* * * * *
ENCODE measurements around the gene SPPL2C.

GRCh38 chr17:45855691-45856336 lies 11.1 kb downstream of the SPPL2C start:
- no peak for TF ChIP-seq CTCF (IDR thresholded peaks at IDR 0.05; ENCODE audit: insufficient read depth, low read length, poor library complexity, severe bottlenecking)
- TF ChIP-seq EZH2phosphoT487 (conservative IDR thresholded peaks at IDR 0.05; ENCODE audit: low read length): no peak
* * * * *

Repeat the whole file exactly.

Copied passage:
ENCODE measurements around the gene SPPL2C.

GRCh38 chr17:45855691-45856336 lies 11.1 kb downstream of the SPPL2C start:
- no peak for TF ChIP-seq CTCF (IDR thresholded peaks at IDR 0.05; ENCODE audit: insufficient read depth, low read length, poor library complexity, severe bottlenecking)
- TF ChIP-seq EZH2phosphoT487 (conservative IDR thresholded peaks at IDR 0.05; ENCODE audit: low read length): no peak